Tuesday, November 19, 2013

Paper Snowflake Week: Pictures in Your Snowflakes

Welcome to day 2 of snowflake week. Here is a link to yesterday's post, My Snowflake Secrets in case you missed it.

Now on to today's post,  picture snowflakes!

I am not exactly sure where I got the idea to put pictures in my snowflakes, but I am quite certain it was not an original idea of mine. I remember trying to do this as early as freshman year, so I think it is likely that someone on my dorm room floor sparked the idea. Whatever or whoever it was that gave me the idea, however, I have now developed 2 methods.

The first method is perhaps the most obvious and the first one I tried. Normally, I actually put very little thought into how the snowflake will look when I unfold it. I keep in mind my principles and then just cut pretty randomly. When I make pictures, I think about how what I am cutting will look when reflected across a central line. I generally only make shapes that are symmetrical. For example, the first snowflake I remember making with pictures was a snowman. I cut half a snowman out so that it was reflected across the fold and made six whole snowmen. In the picture at the right, I made a winter forest snowflake and cut out a tree that would be reflected across the center.

Something I really like about my forest snowflake is that the tree aspect of it is not really obvious and the subtlety adds another dimension; it could be just a snowflake, but it could also be a snowflake with trees in it.

My next method is in some ways a little less artistic in my opinion, but it allows for much more literal pictures. The first snowflake I ever did this way was a nativity scene. I have replicated the same scene many times since at the request of various friends; it makes a great gift when framed.  I begin by cutting out a snowflake, but I leave a large amount of paper in the center of the snowflake.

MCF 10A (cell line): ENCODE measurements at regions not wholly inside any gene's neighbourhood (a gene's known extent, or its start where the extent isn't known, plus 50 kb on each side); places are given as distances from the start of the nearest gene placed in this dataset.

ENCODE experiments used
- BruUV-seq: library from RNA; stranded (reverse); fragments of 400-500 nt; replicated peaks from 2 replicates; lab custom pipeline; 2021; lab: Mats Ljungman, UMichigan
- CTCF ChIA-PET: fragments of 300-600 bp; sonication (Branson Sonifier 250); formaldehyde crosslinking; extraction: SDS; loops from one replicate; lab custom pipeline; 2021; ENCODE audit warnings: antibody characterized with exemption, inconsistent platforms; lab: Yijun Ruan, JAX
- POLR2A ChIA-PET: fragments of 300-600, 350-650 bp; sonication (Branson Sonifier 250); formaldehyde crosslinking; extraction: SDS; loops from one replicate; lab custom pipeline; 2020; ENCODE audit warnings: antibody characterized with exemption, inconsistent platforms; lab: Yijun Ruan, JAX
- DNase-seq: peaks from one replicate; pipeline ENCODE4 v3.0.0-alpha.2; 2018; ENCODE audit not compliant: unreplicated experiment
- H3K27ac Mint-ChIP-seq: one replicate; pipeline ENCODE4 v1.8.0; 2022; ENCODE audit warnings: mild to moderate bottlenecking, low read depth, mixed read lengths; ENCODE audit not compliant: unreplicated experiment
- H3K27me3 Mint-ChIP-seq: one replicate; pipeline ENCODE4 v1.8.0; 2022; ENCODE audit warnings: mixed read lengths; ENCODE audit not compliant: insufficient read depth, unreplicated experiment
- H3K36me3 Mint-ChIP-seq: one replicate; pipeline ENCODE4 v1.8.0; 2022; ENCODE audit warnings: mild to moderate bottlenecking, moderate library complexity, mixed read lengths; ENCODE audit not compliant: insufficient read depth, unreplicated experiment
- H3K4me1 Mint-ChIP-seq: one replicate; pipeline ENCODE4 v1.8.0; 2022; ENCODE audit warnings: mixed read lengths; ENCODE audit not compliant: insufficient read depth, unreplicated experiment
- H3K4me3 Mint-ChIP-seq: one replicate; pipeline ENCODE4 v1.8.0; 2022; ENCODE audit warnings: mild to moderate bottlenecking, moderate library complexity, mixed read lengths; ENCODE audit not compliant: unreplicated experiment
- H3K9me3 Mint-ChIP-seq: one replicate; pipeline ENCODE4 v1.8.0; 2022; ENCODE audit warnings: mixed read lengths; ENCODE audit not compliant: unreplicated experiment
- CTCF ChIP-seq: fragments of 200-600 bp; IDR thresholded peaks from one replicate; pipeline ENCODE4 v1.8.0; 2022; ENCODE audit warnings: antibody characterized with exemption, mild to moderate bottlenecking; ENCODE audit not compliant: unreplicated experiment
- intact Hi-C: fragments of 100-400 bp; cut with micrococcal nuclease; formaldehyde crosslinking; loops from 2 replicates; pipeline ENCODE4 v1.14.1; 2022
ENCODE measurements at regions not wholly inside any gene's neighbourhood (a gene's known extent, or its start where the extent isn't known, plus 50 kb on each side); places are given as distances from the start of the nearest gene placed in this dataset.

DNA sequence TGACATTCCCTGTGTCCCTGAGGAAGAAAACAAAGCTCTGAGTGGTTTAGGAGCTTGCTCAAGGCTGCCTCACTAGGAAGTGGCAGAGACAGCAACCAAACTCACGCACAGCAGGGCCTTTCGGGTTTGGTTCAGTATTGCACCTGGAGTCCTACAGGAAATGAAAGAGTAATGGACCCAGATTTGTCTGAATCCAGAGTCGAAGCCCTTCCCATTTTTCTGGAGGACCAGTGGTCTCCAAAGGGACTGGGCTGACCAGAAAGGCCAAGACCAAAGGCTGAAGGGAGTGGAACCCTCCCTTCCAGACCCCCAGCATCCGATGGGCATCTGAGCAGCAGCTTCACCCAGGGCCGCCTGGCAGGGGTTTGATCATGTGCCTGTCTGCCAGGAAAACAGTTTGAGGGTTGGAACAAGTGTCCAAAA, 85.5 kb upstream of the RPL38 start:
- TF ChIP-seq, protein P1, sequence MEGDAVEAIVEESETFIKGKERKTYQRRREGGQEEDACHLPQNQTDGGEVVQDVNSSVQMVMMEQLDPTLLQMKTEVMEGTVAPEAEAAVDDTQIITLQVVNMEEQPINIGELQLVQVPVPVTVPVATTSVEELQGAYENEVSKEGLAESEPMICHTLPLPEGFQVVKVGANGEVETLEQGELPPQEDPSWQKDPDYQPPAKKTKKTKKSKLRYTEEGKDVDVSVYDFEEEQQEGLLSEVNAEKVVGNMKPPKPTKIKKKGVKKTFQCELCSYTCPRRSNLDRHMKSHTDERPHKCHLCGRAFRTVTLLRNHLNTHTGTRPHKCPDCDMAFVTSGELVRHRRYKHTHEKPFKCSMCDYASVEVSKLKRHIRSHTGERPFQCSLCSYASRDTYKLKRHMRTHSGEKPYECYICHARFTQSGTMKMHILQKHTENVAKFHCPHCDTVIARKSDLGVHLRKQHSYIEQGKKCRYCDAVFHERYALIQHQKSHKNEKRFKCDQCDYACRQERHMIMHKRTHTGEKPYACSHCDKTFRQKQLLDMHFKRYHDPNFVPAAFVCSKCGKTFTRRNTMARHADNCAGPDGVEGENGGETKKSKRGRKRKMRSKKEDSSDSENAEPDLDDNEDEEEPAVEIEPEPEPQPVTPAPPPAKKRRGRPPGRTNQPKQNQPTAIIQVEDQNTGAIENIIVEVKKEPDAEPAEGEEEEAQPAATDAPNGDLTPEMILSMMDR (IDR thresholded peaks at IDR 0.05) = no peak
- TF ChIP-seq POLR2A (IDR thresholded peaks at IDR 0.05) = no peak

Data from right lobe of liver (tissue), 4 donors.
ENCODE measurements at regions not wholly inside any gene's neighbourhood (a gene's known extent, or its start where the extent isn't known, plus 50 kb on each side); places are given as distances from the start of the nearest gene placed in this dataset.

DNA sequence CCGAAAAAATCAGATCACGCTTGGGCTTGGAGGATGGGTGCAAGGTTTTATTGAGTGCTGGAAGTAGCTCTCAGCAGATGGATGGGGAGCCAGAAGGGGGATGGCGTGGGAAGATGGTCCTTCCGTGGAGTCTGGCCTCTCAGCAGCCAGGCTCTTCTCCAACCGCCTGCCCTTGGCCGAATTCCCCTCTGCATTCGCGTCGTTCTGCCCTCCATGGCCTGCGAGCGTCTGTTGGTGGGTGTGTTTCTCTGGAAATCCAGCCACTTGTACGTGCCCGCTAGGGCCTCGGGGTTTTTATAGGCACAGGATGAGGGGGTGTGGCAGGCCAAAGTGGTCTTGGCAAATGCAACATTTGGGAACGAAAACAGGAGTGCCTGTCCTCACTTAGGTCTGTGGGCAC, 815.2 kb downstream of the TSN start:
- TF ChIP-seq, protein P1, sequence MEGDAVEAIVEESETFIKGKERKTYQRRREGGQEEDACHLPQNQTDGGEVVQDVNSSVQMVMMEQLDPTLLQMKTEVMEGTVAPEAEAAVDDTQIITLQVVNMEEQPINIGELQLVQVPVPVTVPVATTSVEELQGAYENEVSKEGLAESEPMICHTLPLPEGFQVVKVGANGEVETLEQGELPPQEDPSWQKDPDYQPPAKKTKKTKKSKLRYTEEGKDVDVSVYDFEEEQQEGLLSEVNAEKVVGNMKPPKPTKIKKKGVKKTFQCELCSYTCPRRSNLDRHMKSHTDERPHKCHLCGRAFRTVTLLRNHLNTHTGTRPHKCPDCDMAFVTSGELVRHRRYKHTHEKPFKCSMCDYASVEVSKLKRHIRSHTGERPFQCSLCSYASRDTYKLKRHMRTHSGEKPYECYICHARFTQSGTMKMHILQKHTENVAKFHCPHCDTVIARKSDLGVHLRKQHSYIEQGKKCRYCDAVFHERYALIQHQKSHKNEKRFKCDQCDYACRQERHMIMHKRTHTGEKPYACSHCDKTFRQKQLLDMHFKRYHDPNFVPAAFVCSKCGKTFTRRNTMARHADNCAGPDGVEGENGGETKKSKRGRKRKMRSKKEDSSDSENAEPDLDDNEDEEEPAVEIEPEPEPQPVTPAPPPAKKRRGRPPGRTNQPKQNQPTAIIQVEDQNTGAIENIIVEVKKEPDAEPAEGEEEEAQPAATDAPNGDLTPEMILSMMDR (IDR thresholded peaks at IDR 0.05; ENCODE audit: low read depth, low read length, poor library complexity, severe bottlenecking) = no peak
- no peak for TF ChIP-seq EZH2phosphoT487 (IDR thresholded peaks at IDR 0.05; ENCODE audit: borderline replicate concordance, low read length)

Next, I unfold the snowflake and iron it.

After folding the snowflake in half once again, I generally sketch out my design. I will sketch out all the things I want to be symmetrical (in the nativity snowflake that means the manger, stable, and star). I then cut out along my lines with an X-acto knife before opening the snowflake again to draw in the parts of the picture (in the nativity, Mary and Joseph).

I have done some other pictures besides the nativity, like the winter scene to the right. A good way to get ideas for designs it to look at stencils. If you are uncomfortable just free-hand drawing, using a stencil would be a good idea. Alternately, you could find a drawing of a stencil-type picture and print it directly on your paper. Just make sure you print it directly in the center of your paper and that it is small enough to allow for other snowflake designs around it. I would probably draw in the shape of what will become the central piece on both sides of the paper before folding your snowflake to allow you to know how far your can cut the outer design. (As a disclaimer, I have not tried this printing method, so I might have not foreseen some potential problems. If you try it, I hope you will let me know how it goes.

So there your have it, pictures in your snowflakes!

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